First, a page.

Many moons ago, I remember sitting in a darkened room at Edinburgh University, watching the slow progress as a 12MB data file speeded down the internet (sssh, it was the nineties). This was the shareware demo of Quake – the latest first person shooter and the first in ‘true’ 3D. It needed the University’s internet pipe, in the dead of night, to get it down in a sensible amount of time. The high end developer computers were needed to push out even half the graphics. And once it was there, we probably stayed up 24 hours straight in competitive death-matches.
So there’s part of me that looks at Quake running on my phone and that simply goes “wow” with the advances in technology that lets this happen. Of course it’s not a single install file to get Quake or Quake 2 running on a device (yet), but in honour of the command line hacking of my younger years, let’s get this beast up and running on an N95 8GB.
You can install Quake on a number of S60 phones, specifically any that are using Feature Pack 1 and have an ARMv6 processor – so any of the later Nseries phones (such as the N95-1 onwards) should have the oomph and spec to run Quake.
Map and Level Data
The first thing to get hold of is going to be a copy of a Quake data file. This holds all the map and graphical detail, while leaving the controls, interface and game engine as a second file. This second file is the Symbian OS specific bit which we’ll come onto in a moment. But first up, we need that data file, commonly called the PAK file.
Because of the size of Quake, your best bet is to install it to the memory card.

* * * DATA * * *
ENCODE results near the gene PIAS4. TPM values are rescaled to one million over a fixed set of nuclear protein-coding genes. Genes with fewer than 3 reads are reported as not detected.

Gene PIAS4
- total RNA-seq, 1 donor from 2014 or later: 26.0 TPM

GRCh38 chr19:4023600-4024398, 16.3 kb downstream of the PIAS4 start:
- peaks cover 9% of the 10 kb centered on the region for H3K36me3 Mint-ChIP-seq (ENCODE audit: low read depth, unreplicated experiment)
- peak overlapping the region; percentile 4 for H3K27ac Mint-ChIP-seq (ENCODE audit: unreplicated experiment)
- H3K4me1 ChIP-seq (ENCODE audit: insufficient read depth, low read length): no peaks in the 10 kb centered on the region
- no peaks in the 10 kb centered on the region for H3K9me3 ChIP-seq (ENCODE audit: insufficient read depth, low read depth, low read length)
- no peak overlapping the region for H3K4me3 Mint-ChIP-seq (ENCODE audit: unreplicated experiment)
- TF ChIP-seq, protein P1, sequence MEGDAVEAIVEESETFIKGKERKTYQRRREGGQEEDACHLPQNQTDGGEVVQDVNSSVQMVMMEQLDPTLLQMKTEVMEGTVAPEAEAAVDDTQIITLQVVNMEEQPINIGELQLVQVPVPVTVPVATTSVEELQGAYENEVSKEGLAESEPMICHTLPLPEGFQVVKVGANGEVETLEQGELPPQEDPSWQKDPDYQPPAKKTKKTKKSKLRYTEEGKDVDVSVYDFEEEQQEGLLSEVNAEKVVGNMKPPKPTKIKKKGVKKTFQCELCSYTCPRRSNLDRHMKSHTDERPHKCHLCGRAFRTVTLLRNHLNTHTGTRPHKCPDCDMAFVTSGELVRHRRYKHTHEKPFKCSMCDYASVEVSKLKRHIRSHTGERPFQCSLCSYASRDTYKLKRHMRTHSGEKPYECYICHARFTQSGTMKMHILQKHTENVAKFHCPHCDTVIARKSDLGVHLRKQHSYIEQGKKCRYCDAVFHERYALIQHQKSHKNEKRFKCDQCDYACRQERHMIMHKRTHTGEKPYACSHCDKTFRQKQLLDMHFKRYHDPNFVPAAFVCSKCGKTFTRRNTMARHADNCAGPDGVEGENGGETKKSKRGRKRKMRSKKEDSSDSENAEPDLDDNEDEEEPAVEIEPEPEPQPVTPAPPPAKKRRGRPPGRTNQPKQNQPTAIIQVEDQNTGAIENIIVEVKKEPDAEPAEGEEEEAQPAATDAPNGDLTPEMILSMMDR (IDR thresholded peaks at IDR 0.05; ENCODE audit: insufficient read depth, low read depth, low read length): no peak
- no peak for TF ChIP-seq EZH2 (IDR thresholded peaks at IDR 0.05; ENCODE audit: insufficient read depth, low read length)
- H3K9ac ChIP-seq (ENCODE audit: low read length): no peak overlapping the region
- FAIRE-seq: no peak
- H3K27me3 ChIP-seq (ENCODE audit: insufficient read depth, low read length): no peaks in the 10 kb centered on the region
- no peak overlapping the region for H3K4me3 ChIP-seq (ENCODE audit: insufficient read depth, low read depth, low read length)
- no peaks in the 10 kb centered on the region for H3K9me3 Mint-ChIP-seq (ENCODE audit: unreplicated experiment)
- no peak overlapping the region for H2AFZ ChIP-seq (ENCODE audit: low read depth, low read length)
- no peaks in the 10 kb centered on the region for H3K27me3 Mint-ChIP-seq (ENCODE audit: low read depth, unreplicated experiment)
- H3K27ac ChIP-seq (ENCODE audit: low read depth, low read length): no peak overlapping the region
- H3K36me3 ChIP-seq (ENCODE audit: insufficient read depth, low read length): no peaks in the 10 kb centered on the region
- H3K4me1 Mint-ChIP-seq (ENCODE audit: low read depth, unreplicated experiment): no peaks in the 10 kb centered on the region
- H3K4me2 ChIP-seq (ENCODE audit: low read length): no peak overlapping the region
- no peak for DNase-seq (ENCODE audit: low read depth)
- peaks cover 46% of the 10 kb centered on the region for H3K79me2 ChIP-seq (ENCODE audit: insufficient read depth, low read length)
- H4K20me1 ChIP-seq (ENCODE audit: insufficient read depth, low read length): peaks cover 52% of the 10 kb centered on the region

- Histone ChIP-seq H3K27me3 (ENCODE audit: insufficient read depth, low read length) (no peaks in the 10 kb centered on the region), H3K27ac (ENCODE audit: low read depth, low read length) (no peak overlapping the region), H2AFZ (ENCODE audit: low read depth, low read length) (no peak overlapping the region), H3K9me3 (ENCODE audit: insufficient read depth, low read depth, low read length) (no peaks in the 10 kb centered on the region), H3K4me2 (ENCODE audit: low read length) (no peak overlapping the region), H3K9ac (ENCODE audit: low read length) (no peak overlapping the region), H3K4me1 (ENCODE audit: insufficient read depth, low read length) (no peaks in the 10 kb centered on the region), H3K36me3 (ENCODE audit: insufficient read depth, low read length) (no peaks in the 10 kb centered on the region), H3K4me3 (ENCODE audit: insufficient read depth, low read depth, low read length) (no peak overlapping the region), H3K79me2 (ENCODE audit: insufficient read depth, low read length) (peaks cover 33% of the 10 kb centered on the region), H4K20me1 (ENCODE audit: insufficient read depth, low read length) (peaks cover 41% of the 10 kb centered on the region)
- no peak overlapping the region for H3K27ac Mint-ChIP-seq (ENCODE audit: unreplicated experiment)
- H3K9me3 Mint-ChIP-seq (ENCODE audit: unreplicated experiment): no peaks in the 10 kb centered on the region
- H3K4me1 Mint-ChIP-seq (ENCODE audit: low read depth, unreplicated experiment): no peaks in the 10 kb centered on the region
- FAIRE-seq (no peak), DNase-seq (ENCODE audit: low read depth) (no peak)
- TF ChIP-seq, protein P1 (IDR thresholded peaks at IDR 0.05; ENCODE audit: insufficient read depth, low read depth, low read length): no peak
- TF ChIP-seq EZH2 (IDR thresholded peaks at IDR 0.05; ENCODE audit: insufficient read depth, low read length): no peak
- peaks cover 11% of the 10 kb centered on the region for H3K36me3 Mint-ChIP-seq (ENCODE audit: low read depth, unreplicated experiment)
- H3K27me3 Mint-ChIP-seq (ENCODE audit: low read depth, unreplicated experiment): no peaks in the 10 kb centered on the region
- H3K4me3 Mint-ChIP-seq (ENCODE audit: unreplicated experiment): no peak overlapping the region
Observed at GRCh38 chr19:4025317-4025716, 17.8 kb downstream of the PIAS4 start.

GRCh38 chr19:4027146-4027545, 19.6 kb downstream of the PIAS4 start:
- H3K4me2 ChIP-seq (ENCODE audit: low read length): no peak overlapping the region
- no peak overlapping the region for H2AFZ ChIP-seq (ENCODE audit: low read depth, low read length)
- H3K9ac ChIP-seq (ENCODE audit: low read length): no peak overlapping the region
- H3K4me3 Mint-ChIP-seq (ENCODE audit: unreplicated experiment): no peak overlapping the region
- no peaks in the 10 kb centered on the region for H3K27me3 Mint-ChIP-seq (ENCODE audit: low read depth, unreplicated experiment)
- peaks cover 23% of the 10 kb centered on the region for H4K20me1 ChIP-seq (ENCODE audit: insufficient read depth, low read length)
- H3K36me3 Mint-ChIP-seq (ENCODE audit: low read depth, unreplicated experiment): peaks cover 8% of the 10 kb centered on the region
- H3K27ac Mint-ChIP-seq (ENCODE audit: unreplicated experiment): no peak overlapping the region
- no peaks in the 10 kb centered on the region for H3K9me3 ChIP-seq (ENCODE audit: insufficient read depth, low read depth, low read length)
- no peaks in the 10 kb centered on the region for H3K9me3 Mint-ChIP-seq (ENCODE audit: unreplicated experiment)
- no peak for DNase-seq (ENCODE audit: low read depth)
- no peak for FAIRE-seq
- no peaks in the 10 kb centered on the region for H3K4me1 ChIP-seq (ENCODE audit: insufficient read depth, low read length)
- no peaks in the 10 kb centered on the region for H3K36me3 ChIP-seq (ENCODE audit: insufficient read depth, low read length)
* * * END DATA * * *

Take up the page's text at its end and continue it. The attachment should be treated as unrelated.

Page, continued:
If you’ve got a full version of Quake or Quake 2 lying around, then this should be super easy. Otherwise you need to get a hold of the shareware version of either title (try starting at ID Software, the original publishers of Quake…)
I’ll be using Quake 2 in this demo, so I grabbed the shareware demo and installed it on my PC. It was a little quicker this time around than the original(!) Installing in the root of my PC, the PAK file was found at C:/Q2Demo/baseq2/pak0.pak; and was then ready to be copied over to my N95's memory card, which was connected via PC Suite in the normal way.
At the top level of the directory tree on card, create a directory called ‘quake2’ without the quotes. In here, another folder should be created, called ‘baseq2’. We’re going to put the single PAK data file in here.
If you want to play the original, then Just copy over the directory called ID1 from the PC installation into the ‘quake1’ directory and you’re sorted for this bit.
Just to be clear, for Quake, copy the data PAK file to
…for Quake 2 copy the data PAK file to
Fancy listening to some rock while you’re playing? Or Dr Hook? Or anything you’ve got to hand? Quake on Symbian lets you play your own .mp3 files (in the same way the original would let you play a CD on your PC). There’s no integration (yet?) with the music player on the N95, but if you have some MP3’s you just have to listen to while playing, create a new directory called ‘cdaudio’ in the ‘quake1’ folder on your smartphone and drop the MP3’s in there.
You must put in only ten mp3 files, and they must be named 1.mp3, 2.mp3, etc. all the way to 10.mp3
Symbian PIPS Required